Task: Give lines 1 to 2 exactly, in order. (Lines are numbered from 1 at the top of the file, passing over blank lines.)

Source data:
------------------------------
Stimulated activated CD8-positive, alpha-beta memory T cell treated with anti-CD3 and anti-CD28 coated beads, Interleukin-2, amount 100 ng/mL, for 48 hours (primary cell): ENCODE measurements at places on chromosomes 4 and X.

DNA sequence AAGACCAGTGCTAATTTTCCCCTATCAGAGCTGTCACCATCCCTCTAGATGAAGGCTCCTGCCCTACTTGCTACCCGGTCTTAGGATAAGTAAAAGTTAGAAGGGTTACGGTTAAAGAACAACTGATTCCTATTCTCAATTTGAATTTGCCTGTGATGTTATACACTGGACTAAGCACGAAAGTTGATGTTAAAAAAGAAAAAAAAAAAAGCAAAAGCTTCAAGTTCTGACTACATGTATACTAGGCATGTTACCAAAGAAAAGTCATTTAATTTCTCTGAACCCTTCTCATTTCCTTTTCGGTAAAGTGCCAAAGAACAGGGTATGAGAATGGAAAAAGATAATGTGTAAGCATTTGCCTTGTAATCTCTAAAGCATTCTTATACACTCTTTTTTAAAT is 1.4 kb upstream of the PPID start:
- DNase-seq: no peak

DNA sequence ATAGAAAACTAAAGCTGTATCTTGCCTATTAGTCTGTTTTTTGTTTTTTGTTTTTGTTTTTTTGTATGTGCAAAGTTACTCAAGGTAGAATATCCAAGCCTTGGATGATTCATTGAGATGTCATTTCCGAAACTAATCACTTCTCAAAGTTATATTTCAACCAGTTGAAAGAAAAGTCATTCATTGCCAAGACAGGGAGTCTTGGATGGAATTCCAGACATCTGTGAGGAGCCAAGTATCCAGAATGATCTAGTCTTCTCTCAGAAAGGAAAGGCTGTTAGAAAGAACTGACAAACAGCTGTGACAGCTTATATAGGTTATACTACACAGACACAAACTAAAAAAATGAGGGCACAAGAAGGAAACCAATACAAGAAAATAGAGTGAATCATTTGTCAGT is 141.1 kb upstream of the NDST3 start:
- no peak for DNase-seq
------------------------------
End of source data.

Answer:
Stimulated activated CD8-positive, alpha-beta memory T cell treated with anti-CD3 and anti-CD28 coated beads, Interleukin-2, amount 100 ng/mL, for 48 hours (primary cell): ENCODE measurements at places on chromosomes 4 and X.

DNA sequence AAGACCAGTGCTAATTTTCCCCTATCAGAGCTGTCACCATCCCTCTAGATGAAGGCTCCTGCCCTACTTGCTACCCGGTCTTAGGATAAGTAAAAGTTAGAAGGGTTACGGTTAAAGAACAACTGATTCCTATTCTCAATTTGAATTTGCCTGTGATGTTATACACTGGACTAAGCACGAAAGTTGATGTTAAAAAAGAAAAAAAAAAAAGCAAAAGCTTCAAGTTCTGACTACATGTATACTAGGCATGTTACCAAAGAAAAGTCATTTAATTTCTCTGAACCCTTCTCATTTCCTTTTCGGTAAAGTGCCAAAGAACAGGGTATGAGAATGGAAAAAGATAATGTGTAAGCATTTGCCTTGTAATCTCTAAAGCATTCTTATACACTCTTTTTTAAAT is 1.4 kb upstream of the PPID start: